Going through what I’ve seen so far, just wanted to continue…
“Heart Shaped Box” An interesting instrumental take indeed, while the introduction/verse sounds more spindly and repetitious than the final take, the chorus – by contrast – sounds more muscular with the bass further forward, the guitar pushed that little further. In terms of differences, at 1.35 in there’s a slight tweak (or mistake) but the real interest is from 2 minutes in where the guitar (what I’d call the “heyyyy…Waiiiitttt…” notes) are really slammed. The entire solo is different, not as kicking or as well-poised as the final, but an interesting deviation. From 3.30 it sounds like Cobain is humming the vocal melody in the background.
“Here She Comes Now” from Smart Studios starts with a nice flubb and ‘whoops’ from Cobain. I’ve always loved the rich guitar tone on this cover even if it isn’t the most original cover version ever. The bass mix doesn’t have quite the grandeur of Krist’s work on the With the Lights Out version (that intro note he strikes and the post-verse re-starts…Lush.) I thought it might be a different vocal take but re-listening to 3.00 to 3.40, nah, it’s the same take as With the Lights Out. I had similar thoughts on the guitar, also unfounded as far as I can tell. The last few seconds are taken up seemingly by an attempt to go right back to the intro and to begin again – cut off abruptly.
“Lithium”, an alternative take with the intro taken beautifully, really perky start but wow, Cobain sounds breathless. He can’t do the choruses so he just hummms then – it’s like listening to a kazoo or a paper-comb rendition of the choruses. I quite like the mumbled verses, they sound even more numbed and narcotic than the final resigned rendition. It’s a shame because instrumentally the choruses really rumble – bit of a contrast to Cobain sounding like he’s going through puberty. This is the funniest thing to listen to – all those genuflecting tedious articles plagiarizing each other with talk of his powerful voice then hearing this take. Amusing.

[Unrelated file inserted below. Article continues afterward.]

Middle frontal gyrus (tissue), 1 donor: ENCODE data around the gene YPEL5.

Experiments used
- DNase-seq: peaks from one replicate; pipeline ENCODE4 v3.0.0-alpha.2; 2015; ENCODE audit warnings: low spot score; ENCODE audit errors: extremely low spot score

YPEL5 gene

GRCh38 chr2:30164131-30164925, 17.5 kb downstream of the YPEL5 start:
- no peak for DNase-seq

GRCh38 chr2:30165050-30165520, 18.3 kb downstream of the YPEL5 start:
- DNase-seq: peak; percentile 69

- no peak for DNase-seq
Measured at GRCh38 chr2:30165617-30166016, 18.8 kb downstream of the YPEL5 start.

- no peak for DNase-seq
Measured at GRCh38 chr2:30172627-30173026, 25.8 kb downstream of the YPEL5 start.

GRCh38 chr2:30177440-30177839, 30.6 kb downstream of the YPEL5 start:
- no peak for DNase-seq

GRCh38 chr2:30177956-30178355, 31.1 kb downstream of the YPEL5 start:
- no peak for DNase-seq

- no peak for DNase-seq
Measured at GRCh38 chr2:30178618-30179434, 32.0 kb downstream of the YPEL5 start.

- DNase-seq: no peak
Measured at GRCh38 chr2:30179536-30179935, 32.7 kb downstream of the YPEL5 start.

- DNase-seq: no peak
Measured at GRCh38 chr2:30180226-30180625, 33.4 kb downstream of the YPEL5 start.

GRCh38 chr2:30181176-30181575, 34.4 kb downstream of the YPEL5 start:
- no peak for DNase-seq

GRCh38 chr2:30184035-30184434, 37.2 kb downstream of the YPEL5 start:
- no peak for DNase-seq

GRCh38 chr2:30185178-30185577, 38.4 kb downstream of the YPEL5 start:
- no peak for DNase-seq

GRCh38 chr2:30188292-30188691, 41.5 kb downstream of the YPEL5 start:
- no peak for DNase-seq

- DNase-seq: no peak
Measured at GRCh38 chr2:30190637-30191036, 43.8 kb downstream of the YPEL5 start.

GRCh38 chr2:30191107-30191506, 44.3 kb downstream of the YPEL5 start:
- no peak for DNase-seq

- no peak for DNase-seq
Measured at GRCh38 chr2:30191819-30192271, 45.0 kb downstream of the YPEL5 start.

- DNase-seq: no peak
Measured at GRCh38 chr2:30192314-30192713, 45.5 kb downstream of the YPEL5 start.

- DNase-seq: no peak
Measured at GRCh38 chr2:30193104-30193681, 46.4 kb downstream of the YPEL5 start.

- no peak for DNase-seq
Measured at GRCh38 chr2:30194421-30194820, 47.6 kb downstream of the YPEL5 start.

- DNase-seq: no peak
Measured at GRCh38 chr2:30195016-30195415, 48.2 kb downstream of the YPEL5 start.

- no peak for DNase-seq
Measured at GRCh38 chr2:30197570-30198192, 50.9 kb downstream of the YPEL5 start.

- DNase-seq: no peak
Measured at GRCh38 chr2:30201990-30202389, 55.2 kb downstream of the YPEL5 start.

“Milk It”, you’ve heard this one before but the mix is extremely clean, a very live sound which adds something. As with “Scentless Apprentice” from Rio, hearing Cobain use sounds and stray words to sketch a lyrical form is always intriguing, seeing that he has the flow in place, the rise-and-fall, the emphases are often there first. Also the way he doesn’t just follow the guitar line in the way, for example, Ozzy Osbourne used to on Black Sabbath stuff.
“Seasons in the Sun” starts with Cobain saying “go Krist!” again, just bits previously edited out. Proper stereo sound too. I’ve always enjoyed this rendition, it’s a song that could be so cheesy (let’s be honest, it IS!) but Cobain’s delivery, the band seemingly having fun with it…It works. Nothing else to add really. Same take, fuller sound.
“Verse Chorus Verse” sounds like the same edition as featured on “With the Lights Out”, maybe a different vocal take – I’m not sure if I’m hearing different features at 1.30 to 1.40, similarly his voice seems to rise less on the choruses than on that other edition. I think the WTLO version is superior vocal-wise and there’s nothing really different instrumentally.
“Polly” …An alternative mix of Polly? Sheesh, a different mix of a song that barely seemed to have much mixing involved in the first place? I’d be lying if I said I heard anything. Just nice to have a reason to listen this intently…Usual unedited ending as is common on most of these pieces.
“Onwards into Countless Battles” Heh! New versions of rarities are always fun. A song that ends up on an album or official release is usually a closed door – it’s the artist’s choice of what the track SHOULD be. Alternative versions of unreleased/rare songs are still possibilities and potentials in the making – they’re undecided and there’s no way of privileging one over another. The mix is really clean, a good source, sounds great for a throwaway joke! Even the funky voices tweeting in the background and the “take it back” line are in place so it’s definitely not an alternative rendition.